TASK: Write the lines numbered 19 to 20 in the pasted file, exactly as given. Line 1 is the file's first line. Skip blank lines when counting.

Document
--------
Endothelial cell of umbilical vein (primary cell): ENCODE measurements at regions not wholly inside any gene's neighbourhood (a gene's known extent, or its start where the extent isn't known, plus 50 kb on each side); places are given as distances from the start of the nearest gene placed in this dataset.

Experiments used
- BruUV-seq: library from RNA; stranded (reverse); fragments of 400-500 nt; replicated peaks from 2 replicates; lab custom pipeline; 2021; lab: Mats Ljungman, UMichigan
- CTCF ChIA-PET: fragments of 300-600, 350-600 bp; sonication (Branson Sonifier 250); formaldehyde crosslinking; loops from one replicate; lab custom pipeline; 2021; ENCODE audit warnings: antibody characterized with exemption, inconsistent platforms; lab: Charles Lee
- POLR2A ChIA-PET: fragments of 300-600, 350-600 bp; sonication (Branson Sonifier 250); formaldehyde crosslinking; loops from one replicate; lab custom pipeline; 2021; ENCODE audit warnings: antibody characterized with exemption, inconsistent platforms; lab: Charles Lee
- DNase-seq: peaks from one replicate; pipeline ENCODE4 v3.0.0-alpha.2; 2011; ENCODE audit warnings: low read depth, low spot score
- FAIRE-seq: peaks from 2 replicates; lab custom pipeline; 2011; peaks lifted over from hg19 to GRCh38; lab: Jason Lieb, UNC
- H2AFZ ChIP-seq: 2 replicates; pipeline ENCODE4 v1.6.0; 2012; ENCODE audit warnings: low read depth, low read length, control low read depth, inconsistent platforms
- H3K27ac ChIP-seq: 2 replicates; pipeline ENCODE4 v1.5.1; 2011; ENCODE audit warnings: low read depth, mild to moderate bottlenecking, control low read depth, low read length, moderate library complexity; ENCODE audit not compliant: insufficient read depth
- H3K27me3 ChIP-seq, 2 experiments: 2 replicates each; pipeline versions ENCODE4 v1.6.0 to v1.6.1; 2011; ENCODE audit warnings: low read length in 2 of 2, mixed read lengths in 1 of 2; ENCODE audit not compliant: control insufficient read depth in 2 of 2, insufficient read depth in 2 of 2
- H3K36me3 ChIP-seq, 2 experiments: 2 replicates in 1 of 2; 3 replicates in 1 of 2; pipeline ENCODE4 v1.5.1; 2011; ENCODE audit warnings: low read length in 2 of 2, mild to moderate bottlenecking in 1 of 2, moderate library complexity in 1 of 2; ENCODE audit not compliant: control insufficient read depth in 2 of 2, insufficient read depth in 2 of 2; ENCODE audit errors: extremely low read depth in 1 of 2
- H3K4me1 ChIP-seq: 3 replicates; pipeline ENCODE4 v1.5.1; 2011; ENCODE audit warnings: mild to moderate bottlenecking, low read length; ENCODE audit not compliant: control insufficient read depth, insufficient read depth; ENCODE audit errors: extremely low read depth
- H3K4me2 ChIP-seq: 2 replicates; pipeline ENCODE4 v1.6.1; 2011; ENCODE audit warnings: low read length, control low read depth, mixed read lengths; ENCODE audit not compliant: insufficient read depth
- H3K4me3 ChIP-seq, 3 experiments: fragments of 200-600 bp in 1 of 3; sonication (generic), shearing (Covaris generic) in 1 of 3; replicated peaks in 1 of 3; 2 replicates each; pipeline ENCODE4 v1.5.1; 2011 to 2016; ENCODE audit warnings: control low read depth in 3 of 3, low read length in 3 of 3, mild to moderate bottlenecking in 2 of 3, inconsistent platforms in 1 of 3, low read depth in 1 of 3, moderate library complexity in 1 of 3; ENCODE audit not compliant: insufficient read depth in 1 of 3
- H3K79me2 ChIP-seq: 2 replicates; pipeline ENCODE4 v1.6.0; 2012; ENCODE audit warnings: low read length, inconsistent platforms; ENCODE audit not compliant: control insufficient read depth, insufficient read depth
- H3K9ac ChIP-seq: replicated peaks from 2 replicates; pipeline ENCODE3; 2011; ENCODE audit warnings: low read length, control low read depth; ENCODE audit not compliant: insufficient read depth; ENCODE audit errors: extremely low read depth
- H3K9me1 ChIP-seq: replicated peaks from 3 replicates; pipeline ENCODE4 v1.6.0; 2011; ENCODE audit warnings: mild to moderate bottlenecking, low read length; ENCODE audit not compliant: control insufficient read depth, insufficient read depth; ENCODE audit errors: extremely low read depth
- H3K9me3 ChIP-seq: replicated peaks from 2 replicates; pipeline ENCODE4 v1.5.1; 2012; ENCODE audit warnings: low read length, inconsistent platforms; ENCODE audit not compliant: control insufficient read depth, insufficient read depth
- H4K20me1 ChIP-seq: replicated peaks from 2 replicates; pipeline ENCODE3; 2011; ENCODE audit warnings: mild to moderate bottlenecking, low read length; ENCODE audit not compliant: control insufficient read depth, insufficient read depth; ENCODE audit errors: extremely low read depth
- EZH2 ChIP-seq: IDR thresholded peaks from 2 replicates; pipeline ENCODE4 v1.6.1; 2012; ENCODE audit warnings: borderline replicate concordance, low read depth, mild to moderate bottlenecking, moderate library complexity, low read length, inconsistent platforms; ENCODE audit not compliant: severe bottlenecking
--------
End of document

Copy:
- H4K20me1 ChIP-seq: replicated peaks from 2 replicates; pipeline ENCODE3; 2011; ENCODE audit warnings: mild to moderate bottlenecking, low read length; ENCODE audit not compliant: control insufficient read depth, insufficient read depth; ENCODE audit errors: extremely low read depth
- EZH2 ChIP-seq: IDR thresholded peaks from 2 replicates; pipeline ENCODE4 v1.6.1; 2012; ENCODE audit warnings: borderline replicate concordance, low read depth, mild to moderate bottlenecking, moderate library complexity, low read length, inconsistent platforms; ENCODE audit not compliant: severe bottlenecking